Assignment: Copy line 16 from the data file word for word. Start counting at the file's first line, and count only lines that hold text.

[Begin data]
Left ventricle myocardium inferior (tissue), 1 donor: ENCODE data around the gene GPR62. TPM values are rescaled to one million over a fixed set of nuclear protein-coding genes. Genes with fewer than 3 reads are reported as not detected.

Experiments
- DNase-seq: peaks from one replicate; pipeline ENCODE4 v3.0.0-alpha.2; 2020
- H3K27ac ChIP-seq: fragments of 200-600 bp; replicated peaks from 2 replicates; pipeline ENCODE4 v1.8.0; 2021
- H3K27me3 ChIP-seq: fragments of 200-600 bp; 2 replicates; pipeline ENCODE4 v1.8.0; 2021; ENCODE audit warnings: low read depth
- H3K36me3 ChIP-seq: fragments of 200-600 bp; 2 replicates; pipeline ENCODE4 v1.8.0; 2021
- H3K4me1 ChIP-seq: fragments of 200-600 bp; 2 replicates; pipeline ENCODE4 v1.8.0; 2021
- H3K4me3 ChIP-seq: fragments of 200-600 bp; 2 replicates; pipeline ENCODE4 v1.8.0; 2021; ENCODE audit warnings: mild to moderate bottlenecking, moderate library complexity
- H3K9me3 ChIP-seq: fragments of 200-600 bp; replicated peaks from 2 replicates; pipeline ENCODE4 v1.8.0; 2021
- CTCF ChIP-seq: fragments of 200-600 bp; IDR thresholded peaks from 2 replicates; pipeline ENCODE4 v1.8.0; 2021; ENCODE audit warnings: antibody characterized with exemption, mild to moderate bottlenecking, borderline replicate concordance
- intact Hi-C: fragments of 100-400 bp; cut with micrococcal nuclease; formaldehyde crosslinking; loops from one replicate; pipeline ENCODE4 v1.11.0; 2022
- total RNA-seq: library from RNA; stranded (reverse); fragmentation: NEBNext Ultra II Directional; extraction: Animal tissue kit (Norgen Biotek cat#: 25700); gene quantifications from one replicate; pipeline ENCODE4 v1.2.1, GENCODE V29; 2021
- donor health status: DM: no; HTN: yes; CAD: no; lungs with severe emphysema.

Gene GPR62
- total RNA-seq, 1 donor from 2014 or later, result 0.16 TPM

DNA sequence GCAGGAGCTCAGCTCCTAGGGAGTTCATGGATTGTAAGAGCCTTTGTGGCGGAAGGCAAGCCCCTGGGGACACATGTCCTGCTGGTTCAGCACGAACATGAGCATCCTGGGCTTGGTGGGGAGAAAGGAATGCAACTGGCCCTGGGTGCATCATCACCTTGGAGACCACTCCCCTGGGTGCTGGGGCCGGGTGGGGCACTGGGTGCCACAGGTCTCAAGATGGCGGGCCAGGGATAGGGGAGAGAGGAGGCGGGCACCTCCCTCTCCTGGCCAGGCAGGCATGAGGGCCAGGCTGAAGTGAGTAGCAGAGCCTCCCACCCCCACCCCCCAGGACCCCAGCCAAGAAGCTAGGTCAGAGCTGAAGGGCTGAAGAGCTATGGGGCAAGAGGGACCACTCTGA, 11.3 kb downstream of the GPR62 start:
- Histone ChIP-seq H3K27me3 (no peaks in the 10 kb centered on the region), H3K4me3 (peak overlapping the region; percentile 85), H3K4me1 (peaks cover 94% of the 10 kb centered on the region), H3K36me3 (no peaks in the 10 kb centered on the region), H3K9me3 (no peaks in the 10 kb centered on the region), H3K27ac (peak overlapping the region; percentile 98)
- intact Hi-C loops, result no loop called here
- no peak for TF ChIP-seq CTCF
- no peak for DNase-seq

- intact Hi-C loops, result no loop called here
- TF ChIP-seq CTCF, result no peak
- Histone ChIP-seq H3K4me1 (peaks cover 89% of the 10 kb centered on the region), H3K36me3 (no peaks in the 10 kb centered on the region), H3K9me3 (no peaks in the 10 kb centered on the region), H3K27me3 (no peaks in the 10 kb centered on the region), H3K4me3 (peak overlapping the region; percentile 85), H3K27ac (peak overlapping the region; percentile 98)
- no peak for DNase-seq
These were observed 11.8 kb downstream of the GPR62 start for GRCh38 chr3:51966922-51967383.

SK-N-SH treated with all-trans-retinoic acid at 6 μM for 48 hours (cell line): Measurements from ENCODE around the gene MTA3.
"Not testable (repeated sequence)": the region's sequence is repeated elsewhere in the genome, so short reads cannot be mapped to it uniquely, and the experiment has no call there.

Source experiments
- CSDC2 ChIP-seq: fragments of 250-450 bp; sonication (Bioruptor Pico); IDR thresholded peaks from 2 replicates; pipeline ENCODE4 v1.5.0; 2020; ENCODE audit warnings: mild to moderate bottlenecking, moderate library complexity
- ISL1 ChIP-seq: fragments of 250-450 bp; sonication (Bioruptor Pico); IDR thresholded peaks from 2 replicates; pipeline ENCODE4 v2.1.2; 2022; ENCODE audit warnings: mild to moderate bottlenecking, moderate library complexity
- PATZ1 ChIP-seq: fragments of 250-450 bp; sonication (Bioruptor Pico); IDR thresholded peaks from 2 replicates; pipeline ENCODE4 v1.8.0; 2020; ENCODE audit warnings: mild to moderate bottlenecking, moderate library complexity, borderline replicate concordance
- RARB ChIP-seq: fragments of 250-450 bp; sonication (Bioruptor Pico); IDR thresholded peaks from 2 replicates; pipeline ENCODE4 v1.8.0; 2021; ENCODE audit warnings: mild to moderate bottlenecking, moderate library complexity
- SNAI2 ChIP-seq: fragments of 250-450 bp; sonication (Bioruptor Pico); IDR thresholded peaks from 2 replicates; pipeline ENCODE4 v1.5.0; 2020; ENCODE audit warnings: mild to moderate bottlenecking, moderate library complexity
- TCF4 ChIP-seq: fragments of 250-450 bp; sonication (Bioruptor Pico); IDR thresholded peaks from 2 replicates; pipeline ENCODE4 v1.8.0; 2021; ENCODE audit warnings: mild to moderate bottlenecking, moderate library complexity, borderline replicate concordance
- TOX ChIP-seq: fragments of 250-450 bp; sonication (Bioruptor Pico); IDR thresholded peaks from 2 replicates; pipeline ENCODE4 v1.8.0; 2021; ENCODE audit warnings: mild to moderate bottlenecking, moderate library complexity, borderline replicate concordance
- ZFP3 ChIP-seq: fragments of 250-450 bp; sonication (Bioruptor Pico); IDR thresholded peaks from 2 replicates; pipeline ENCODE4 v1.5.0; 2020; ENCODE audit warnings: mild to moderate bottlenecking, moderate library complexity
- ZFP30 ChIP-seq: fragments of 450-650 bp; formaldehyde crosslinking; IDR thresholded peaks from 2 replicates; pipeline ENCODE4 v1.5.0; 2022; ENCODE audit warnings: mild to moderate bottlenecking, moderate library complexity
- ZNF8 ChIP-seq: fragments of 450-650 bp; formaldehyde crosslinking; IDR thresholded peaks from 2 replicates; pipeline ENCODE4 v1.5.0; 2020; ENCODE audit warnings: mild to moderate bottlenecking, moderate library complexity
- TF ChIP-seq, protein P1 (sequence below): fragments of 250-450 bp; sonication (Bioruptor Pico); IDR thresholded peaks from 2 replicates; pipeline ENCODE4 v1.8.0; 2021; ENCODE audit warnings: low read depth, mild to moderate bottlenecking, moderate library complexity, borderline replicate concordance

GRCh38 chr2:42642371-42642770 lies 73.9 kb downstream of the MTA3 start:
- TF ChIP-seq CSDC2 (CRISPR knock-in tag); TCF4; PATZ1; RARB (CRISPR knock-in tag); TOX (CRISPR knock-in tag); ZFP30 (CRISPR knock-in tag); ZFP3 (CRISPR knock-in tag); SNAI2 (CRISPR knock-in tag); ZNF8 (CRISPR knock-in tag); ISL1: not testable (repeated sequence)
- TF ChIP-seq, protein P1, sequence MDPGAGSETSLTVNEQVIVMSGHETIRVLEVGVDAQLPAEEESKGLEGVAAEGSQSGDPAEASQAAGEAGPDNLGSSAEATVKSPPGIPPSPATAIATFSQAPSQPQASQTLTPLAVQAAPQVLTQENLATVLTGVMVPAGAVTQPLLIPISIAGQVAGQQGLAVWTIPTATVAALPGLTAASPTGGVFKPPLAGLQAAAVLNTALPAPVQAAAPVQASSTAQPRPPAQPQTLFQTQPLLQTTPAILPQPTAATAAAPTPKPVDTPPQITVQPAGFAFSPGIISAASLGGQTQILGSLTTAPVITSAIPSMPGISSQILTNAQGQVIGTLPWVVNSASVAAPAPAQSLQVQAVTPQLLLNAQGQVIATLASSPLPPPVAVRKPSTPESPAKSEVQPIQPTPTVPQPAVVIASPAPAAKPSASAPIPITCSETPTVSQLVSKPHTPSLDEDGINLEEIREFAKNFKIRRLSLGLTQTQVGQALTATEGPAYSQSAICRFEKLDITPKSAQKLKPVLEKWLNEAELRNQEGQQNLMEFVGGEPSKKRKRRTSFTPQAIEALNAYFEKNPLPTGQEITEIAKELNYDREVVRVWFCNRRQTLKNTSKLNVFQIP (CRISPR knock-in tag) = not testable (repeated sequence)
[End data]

DNA sequence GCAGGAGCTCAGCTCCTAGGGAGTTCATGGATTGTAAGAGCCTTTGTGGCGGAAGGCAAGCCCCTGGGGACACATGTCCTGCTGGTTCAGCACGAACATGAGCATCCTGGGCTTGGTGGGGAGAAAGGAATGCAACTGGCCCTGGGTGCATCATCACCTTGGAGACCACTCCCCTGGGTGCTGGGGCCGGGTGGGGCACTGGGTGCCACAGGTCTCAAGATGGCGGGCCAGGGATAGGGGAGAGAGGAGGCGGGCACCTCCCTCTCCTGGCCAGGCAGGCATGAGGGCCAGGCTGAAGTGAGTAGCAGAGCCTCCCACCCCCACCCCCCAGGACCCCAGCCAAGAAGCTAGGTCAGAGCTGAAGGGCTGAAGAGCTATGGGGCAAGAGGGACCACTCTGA, 11.3 kb downstream of the GPR62 start: